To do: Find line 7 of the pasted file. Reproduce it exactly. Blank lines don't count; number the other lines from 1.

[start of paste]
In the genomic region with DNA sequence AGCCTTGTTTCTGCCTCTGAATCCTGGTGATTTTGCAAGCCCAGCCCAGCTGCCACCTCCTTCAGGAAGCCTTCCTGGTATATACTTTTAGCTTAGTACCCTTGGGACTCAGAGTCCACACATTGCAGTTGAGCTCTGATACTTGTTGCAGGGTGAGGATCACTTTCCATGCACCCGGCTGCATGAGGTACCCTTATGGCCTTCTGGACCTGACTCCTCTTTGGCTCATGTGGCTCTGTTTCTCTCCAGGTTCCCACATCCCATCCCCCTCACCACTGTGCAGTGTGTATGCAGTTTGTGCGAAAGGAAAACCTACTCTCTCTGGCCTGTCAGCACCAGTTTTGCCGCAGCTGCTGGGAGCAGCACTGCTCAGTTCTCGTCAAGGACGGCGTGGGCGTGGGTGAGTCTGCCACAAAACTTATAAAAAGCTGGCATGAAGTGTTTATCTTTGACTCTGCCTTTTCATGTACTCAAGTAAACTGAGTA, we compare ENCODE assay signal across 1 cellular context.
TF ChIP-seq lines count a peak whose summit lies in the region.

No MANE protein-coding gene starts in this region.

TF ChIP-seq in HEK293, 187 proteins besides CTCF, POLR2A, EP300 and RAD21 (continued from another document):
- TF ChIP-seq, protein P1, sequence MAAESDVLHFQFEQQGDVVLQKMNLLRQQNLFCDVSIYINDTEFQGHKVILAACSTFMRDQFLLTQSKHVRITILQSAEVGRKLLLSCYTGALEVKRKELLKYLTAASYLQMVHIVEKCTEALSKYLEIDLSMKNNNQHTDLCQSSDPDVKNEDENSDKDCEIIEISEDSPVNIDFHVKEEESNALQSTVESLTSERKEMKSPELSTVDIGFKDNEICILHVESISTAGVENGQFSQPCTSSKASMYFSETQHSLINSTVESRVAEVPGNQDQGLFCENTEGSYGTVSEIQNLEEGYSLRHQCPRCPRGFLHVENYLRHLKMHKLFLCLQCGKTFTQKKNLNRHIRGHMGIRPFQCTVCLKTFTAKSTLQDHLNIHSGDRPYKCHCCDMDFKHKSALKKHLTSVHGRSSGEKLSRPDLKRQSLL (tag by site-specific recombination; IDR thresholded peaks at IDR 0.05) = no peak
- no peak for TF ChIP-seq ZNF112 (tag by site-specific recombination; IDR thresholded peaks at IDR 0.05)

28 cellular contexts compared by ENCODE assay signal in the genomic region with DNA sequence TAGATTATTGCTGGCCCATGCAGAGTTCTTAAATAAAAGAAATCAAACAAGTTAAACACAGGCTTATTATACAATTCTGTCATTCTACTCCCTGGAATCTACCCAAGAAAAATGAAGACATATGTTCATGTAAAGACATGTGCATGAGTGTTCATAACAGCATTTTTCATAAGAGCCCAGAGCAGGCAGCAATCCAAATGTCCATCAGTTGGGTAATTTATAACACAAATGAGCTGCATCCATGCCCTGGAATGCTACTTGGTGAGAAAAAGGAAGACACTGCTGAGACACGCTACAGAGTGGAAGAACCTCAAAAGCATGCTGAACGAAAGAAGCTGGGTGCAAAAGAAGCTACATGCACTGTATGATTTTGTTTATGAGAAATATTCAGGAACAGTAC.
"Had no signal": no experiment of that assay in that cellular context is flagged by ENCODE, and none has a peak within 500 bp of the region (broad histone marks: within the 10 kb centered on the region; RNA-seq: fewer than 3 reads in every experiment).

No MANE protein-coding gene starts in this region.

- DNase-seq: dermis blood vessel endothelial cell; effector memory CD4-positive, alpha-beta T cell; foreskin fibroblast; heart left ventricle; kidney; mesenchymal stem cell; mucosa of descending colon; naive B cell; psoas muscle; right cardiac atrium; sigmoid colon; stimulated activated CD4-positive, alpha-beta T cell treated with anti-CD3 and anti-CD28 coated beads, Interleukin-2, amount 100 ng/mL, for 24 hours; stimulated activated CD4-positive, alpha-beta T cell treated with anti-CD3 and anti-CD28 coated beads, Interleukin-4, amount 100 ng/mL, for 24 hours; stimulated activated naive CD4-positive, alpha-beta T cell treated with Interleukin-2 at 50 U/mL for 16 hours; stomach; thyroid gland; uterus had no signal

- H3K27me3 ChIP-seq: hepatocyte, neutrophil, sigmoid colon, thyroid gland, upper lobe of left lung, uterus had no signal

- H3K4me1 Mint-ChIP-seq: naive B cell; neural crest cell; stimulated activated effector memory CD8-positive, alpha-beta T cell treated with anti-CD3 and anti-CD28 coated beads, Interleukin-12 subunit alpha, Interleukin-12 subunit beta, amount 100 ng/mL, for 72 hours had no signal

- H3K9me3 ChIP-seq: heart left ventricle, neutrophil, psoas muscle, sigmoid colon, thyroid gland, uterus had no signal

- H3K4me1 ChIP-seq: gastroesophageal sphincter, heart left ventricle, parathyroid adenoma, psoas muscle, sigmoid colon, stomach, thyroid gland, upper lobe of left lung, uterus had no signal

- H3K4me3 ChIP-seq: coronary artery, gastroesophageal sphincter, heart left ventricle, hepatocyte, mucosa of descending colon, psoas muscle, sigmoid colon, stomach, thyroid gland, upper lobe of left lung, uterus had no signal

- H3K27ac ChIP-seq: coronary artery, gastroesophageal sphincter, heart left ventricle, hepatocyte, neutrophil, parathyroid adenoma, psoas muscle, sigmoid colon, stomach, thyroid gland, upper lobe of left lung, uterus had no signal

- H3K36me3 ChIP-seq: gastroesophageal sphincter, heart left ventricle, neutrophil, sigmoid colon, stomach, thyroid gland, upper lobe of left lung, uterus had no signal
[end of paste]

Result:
28 cellular contexts compared by ENCODE assay signal in the genomic region with DNA sequence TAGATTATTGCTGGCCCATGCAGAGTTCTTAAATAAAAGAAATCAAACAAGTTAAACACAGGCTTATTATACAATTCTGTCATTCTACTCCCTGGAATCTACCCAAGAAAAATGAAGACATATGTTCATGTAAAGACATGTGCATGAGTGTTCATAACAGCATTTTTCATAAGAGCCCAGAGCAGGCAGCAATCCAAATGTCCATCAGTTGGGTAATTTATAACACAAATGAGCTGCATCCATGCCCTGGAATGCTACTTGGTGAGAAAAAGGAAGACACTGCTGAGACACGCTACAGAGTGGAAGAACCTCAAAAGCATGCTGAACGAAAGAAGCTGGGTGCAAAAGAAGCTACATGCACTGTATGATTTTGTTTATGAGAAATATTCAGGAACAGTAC.